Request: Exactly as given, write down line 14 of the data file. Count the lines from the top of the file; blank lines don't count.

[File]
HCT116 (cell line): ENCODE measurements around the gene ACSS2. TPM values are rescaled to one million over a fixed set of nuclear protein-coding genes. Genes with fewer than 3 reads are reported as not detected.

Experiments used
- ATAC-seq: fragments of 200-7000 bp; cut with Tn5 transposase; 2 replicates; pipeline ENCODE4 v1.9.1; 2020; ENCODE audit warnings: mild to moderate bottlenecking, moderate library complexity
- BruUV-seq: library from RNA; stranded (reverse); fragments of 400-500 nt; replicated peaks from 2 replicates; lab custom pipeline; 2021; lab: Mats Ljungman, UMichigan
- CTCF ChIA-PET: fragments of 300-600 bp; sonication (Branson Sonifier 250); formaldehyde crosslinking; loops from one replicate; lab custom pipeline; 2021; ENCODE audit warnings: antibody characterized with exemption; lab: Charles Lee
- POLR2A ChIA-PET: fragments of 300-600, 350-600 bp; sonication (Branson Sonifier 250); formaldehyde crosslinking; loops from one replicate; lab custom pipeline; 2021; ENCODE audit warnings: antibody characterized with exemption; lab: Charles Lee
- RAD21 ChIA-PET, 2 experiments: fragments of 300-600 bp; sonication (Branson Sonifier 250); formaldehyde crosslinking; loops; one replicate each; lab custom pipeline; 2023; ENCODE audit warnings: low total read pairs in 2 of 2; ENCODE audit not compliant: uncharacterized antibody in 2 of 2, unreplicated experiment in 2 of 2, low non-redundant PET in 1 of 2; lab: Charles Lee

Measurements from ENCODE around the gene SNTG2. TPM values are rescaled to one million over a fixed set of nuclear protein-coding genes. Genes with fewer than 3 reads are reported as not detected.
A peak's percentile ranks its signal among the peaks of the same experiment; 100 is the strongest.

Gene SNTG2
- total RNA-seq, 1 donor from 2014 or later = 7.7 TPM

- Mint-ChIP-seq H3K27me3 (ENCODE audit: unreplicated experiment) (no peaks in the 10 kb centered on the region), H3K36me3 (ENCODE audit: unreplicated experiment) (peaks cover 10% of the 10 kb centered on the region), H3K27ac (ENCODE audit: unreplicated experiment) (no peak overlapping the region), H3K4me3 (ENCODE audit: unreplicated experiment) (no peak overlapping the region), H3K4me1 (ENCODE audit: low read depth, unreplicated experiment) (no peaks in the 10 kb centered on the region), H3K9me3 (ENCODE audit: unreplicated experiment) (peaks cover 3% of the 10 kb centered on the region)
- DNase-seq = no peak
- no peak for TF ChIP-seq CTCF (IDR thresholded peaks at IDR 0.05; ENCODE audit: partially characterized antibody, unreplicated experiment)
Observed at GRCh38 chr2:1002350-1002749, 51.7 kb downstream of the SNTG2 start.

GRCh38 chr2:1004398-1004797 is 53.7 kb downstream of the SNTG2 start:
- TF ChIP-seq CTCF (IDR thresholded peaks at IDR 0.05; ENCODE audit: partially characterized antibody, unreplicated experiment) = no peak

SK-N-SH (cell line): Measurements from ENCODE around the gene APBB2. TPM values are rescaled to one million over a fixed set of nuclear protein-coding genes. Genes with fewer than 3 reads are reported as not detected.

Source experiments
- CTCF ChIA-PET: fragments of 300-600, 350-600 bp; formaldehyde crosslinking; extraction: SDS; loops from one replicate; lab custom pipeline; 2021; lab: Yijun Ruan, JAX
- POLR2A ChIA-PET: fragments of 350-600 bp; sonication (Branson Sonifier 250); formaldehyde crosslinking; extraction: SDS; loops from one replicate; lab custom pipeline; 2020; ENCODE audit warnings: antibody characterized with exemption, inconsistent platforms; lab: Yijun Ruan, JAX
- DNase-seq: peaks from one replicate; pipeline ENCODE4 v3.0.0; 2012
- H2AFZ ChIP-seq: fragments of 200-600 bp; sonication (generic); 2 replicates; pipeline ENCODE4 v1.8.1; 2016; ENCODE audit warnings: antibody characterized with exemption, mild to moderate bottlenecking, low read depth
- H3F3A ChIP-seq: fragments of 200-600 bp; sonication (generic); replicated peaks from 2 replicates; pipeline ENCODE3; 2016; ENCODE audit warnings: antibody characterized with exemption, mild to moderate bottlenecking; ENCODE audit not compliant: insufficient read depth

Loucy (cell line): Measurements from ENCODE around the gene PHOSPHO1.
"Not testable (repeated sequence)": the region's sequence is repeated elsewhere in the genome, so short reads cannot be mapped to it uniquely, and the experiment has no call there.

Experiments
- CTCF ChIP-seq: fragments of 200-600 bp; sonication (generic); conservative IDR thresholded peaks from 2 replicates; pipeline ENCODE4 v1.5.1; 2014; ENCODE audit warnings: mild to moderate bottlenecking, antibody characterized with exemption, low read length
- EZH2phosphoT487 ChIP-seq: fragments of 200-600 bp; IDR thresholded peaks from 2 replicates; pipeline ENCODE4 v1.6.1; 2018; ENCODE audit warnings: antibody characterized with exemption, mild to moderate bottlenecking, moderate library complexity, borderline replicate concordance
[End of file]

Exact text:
- no peak for TF ChIP-seq CTCF (IDR thresholded peaks at IDR 0.05; ENCODE audit: partially characterized antibody, unreplicated experiment)